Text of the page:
The first issue of World History (Világtörténet) for 2015 is a thematic issue dedicated to the topic of „Medieval Diplomacy and the Holy See” edited by Renáta Skorka has been published.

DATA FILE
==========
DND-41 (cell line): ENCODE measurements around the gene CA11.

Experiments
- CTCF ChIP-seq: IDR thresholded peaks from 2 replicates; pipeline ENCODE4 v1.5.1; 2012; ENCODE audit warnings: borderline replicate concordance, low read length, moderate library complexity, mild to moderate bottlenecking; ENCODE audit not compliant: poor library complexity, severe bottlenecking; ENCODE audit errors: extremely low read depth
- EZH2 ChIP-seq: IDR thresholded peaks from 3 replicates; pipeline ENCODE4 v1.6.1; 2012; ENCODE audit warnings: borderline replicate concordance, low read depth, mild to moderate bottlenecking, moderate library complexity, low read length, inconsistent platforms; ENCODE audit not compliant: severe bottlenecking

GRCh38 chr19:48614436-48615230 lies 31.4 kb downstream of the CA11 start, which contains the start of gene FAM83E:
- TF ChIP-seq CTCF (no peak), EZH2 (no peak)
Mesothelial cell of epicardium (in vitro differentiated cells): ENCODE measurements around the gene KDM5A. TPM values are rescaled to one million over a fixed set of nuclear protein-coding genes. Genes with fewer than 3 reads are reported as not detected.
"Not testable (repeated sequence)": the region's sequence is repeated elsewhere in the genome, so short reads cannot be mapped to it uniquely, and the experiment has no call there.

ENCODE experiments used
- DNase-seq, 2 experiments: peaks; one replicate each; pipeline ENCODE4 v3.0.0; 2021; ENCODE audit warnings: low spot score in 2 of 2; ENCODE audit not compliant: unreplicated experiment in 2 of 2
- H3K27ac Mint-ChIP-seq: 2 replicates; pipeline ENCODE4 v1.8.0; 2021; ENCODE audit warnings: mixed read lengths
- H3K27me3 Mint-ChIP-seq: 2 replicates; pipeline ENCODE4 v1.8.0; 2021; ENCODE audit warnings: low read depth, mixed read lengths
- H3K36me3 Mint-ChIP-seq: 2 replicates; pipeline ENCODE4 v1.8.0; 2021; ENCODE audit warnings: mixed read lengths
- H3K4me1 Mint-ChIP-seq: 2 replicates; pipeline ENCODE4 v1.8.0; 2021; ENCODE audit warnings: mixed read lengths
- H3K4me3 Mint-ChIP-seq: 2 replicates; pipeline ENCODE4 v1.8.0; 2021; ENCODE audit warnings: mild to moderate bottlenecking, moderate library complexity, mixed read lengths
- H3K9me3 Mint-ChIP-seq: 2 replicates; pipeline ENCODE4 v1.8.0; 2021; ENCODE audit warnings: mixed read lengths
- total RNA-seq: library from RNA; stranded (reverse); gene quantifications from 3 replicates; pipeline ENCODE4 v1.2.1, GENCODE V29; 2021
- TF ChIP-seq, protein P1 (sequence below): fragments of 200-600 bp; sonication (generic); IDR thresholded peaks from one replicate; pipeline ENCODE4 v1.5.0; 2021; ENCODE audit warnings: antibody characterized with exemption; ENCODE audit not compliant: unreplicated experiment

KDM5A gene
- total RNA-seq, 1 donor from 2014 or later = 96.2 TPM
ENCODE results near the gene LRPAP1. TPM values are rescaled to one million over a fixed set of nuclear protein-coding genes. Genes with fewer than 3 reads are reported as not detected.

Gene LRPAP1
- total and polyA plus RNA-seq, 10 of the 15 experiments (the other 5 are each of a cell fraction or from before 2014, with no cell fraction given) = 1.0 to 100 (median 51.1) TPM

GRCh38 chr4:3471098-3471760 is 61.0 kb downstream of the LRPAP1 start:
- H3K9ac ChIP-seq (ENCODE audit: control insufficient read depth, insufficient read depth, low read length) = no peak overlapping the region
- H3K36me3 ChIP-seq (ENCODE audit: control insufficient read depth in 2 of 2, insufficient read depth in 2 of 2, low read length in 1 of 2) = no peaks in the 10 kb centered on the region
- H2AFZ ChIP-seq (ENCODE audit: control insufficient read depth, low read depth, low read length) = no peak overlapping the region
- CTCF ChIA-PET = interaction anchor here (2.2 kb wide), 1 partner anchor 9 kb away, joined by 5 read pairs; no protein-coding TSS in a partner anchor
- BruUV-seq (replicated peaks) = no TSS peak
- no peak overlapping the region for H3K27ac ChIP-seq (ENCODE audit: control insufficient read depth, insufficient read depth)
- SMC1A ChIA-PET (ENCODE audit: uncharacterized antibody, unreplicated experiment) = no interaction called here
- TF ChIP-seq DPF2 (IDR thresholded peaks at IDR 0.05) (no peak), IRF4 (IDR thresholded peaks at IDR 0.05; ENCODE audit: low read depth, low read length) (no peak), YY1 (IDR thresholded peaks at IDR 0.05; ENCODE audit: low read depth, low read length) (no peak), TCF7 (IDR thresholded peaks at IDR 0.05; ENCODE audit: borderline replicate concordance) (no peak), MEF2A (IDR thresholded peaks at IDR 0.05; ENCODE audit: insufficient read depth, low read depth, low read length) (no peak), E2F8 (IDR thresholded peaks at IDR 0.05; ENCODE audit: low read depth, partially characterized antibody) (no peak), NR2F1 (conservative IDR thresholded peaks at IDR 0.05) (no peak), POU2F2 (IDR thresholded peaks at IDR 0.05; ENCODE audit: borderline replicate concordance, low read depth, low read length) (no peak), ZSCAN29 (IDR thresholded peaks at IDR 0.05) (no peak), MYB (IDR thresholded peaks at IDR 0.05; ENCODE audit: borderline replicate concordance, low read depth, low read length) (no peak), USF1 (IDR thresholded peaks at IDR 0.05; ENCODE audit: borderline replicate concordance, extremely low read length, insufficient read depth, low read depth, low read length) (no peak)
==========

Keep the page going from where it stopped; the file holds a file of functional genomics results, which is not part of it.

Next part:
The official and documented form of the relationship between states existed already in the Middle Ages. The envoys sent out in order to protect the persons and wealth of subjects, to settle armed conflicts, or to establish formal alliances, and in the meantime collecting news and information, acted in the medieval period upon ad hoc commissions, and their tasks were related not to geographical regions but to actual tasks. The foreign policies of medieval powers were entrusted to such occasional diplomats, prelates, monks, merchants, intellectuals or lay aristocrats, who were naturally expected to be familiar and comply with the legal, traditional, cultural and ceremonial rules of diplomatic protocol. It is far from surprising that in the 13th to 15th centuries the most widespread diplomatic relations were nurtured by the Papal state, which frequently intervened on the behalf of individuals or states as a protector, mediator, arbitrator or intriguer. All of these roles are either exemplified or at least hinted at in the papers which appear in this second medieval issue of the review Világtörténet.